Review Nepal News

Worldwide coronavirus cases cross 11.89 million, death toll over 543,500

  Kathmandu, Nepal      July 08 2020

At least 11,891,395 people have been reported to be infected by the novel coronavirus globally and 543,539 have died, a Reuters tally showed.

Infections have been reported in more than 210 countries and territories since the first cases were identified in China in December 2019.

The World Health Organization referred to the outbreak as a pandemic on March 11, 2020.


At least 3,010,512 cases of the highly contagious novel coronavirus have been reported in the United States and its territories while at least 131,317 people have died, according to a Reuters tally of state and local government sources as of July  8, 2020, 1:50 PM. The US diagnosed its first COVID-19 case in Washington state on January 20.

Likewise, Brazil follows the US with a total of 1,668,589 coronavirus cases with 66,741 death. According to Reuters’ interactive graphic tracking the global spread.

Likewise, India has the third-highest 742,417 coronavirus cases while 20,642 people have died.
Meanwhile, the US coronavirus outbreak crossed a grim milestone of over 3 million confirmed cases on Tuesday as more states reported record numbers of new infections, and Florida faced an impending shortage of intensive care unit hospital beds.


— Australia will likely slow down the return of its citizens from abroad, Prime Minister Scott Morrison said, as it grapples with a fresh outbreak that has led it to isolate its second-most populous state.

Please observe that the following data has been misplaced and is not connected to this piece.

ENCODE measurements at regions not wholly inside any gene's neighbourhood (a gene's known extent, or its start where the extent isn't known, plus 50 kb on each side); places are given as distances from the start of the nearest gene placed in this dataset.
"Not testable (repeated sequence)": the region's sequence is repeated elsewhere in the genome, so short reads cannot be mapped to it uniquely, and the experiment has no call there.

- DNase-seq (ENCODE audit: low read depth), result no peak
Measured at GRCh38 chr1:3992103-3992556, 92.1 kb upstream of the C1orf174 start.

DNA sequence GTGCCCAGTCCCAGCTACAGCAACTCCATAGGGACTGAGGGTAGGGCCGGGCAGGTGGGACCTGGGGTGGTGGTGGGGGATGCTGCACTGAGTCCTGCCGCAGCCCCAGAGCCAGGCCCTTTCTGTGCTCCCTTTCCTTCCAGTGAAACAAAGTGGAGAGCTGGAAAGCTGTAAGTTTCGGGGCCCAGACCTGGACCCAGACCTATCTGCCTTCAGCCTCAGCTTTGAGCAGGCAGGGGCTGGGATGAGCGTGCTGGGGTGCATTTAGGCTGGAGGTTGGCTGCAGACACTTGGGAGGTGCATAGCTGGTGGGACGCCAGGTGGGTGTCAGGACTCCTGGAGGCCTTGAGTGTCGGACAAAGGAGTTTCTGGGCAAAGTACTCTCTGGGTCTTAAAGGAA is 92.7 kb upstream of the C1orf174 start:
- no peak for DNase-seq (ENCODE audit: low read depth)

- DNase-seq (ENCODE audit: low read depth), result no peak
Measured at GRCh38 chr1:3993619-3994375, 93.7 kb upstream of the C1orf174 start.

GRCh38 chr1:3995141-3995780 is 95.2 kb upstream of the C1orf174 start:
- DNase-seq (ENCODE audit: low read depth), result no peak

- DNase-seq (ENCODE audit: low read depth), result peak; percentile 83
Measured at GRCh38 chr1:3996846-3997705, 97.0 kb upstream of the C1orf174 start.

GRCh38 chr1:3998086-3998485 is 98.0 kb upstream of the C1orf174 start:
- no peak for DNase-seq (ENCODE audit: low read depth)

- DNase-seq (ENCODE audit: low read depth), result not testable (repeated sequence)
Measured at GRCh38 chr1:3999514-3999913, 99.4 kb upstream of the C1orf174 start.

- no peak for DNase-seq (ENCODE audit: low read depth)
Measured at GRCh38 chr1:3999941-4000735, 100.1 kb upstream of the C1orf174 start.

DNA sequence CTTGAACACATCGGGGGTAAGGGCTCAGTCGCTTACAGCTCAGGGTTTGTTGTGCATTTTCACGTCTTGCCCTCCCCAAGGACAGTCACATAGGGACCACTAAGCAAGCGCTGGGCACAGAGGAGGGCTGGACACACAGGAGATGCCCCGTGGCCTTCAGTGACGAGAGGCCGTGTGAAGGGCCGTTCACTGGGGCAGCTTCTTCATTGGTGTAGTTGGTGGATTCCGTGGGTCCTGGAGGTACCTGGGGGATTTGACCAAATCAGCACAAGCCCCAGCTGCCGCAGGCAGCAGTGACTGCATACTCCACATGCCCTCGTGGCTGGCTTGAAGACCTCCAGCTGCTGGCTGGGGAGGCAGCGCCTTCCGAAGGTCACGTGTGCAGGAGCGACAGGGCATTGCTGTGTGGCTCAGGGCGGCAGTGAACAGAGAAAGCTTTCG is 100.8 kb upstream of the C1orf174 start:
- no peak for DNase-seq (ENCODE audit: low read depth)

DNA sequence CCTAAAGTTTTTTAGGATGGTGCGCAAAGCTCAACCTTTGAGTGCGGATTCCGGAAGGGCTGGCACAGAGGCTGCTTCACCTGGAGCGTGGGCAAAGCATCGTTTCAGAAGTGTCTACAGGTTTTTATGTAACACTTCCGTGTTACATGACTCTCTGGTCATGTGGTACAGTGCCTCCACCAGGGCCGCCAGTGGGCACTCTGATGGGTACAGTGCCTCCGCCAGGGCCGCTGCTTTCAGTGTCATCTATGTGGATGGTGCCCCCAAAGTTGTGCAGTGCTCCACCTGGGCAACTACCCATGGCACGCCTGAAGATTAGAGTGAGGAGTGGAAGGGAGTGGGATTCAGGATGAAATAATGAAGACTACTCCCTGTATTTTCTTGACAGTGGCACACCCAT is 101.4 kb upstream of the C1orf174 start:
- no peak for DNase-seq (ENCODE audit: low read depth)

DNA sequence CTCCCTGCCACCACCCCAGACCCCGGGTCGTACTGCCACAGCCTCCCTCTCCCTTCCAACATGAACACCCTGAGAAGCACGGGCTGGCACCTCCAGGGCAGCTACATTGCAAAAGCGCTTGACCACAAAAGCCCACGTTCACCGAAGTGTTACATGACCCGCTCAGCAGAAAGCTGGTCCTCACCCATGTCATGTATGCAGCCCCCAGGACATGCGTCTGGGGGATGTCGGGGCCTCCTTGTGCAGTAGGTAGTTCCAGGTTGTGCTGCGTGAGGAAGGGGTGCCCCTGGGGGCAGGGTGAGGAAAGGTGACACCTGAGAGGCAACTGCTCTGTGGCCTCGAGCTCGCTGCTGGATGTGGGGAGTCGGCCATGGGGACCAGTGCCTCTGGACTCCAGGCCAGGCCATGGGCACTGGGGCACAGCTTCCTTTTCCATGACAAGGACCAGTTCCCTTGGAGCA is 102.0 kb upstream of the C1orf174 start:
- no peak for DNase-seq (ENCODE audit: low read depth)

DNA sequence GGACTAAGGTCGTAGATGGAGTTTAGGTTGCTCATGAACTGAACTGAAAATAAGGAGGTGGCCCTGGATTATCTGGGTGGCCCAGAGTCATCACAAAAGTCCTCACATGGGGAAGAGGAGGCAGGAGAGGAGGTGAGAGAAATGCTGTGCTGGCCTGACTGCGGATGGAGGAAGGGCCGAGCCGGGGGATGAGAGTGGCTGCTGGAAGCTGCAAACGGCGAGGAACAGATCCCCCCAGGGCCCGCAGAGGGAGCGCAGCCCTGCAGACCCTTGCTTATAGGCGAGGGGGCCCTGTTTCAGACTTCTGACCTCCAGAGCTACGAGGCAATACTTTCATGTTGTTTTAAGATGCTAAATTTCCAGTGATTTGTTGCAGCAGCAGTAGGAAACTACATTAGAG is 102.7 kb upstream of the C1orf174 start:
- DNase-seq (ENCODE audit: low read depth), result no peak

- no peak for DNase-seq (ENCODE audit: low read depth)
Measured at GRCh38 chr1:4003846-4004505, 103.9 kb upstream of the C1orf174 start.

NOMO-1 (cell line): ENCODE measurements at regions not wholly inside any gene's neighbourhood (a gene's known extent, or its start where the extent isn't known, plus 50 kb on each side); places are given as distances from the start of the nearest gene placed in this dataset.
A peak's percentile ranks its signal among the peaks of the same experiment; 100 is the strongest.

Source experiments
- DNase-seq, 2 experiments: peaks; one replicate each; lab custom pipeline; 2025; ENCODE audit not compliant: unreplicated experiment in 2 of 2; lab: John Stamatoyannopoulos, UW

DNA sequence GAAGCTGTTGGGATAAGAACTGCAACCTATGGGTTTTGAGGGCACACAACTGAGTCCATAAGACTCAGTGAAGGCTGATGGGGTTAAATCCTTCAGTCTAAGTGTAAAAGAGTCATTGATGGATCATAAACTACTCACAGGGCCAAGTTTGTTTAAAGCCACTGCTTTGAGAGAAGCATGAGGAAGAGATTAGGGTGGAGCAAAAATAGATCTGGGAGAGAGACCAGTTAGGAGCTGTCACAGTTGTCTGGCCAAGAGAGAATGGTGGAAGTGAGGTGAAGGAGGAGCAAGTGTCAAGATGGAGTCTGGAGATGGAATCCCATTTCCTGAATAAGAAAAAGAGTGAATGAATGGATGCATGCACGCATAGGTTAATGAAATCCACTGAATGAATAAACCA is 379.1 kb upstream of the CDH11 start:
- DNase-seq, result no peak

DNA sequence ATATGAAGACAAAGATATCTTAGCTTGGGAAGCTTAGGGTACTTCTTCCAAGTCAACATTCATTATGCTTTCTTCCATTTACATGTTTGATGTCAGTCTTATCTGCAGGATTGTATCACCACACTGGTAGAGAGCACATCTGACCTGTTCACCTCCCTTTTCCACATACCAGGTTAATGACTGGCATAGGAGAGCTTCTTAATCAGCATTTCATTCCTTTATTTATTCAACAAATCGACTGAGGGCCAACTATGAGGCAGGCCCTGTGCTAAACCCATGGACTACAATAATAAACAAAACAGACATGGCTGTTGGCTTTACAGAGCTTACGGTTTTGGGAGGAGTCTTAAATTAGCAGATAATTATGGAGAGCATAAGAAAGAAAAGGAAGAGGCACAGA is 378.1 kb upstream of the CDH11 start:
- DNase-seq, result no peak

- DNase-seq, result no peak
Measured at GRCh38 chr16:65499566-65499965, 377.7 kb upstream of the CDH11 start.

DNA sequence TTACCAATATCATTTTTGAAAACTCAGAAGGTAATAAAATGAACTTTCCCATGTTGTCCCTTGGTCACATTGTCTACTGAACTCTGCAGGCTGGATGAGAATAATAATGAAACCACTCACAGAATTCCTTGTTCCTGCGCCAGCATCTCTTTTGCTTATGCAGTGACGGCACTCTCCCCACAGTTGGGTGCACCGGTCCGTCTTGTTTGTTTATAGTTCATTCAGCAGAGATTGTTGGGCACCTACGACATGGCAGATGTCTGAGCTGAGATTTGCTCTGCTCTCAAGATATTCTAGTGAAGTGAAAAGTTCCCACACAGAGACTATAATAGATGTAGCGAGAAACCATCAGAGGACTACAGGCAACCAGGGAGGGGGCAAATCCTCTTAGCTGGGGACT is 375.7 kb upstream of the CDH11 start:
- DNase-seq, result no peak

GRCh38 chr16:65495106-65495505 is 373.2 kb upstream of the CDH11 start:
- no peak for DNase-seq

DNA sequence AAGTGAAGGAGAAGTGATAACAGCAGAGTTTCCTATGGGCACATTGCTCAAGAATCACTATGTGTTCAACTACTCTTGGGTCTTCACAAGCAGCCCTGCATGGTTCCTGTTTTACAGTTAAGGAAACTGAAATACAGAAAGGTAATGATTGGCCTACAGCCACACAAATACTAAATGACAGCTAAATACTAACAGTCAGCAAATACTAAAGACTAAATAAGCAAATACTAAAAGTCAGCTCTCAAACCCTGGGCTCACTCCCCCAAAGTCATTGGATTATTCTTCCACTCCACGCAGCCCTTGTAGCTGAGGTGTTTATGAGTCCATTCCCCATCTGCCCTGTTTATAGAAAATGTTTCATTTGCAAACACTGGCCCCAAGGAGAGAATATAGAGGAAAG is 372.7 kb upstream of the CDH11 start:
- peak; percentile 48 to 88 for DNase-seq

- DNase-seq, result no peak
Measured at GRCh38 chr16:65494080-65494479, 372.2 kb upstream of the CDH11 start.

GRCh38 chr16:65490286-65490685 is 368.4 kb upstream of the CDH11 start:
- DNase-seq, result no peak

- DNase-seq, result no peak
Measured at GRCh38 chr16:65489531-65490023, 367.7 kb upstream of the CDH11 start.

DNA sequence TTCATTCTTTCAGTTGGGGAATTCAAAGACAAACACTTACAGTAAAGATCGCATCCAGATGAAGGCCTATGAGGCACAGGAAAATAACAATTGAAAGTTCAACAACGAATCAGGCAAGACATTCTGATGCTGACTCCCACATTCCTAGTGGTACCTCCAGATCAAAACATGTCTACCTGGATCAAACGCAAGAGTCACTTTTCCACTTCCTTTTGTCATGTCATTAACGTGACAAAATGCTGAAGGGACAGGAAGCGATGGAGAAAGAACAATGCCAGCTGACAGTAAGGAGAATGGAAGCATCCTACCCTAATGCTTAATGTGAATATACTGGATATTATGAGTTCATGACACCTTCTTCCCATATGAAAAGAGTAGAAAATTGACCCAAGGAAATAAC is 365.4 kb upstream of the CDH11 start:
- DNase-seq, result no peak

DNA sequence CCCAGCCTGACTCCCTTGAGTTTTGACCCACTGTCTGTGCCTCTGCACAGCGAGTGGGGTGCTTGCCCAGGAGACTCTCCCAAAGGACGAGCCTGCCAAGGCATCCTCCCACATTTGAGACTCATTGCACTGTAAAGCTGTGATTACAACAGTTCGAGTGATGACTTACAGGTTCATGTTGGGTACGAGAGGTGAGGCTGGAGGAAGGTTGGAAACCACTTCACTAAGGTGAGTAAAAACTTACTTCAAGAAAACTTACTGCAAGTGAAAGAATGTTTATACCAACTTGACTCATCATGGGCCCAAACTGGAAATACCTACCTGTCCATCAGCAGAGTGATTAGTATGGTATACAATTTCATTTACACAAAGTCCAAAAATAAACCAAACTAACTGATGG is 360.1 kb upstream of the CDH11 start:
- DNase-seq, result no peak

— Spain’s cabinet will approve the extension of measures aimed at easing the financial burden on rental tenants and homeowners hit by the coronavirus, government sources told Reuters.

— The United Kingdom’s suspected COVID-19 death toll has hit 55,398, according to a Reuters tally of official data sources.


— US President Donald Trump said he would pressure state governors to open schools in the fall, despite a surge in cases across the country that have prompted some local officials to pause or scale back reopening plans.

— A top US health official said the US and other countries could have had a stronger initial response to COVID-19 if China had been more forthcoming about key features of the virus.

— Latin America and the Caribbean now account for 50% of the COVID-19 cases in the Americas, and the number of registered cases continues to accelerate, the World Health Organization’s regional director Carissa Etienne said.


— Iran has recorded its highest number of deaths from COVID-19 within a 24-hour period, Health Ministry figures showed.

— Doctors in Sierra Leone, who are refusing to treat COVID-19 patients to press demands for bonus payments and more protective equipment, threatened to suspend care for other patients too if the dispute is not resolved by Sunday.


— The World Health Organization acknowledged “evidence emerging” of the airborne spread of the coronavirus.

— As the US accelerates the search for a vaccine, tensions have erupted between government scientists and Moderna Inc, one of the leading developers.

— Vaccine maker GSK has put its vaccine booster technology to work in a potential new COVID-19 shot, to be developed with a Canadian biopharmaceutical company backed by Philip Morris.


— Asian stocks dithered on Wednesday as an increase in new coronavirus cases in some parts of the world cast doubts over the economic recovery while oil prices eased on oversupply fears.

— A surge in cases that threatens to pinch consumer spending and job gains just as some stimulus programs are due to expire has Federal Reserve policymakers worried, with at least one pledging more support ahead from the US central bank.

— Japanese bank lending grew at the fastest annual pace on record in June as companies continued to hoard cash, central bank data showed.

— Many countries may need debt restructuring in the aftermath of the pandemic and its economic fallout, the International Monetary Fund’s chief economist said.

— Six movie theatre chains, including AMC Entertainment, Cinemark and Regal Cinemas, have sued New Jersey Governor Phil Murphy for refusing to let them resume operations.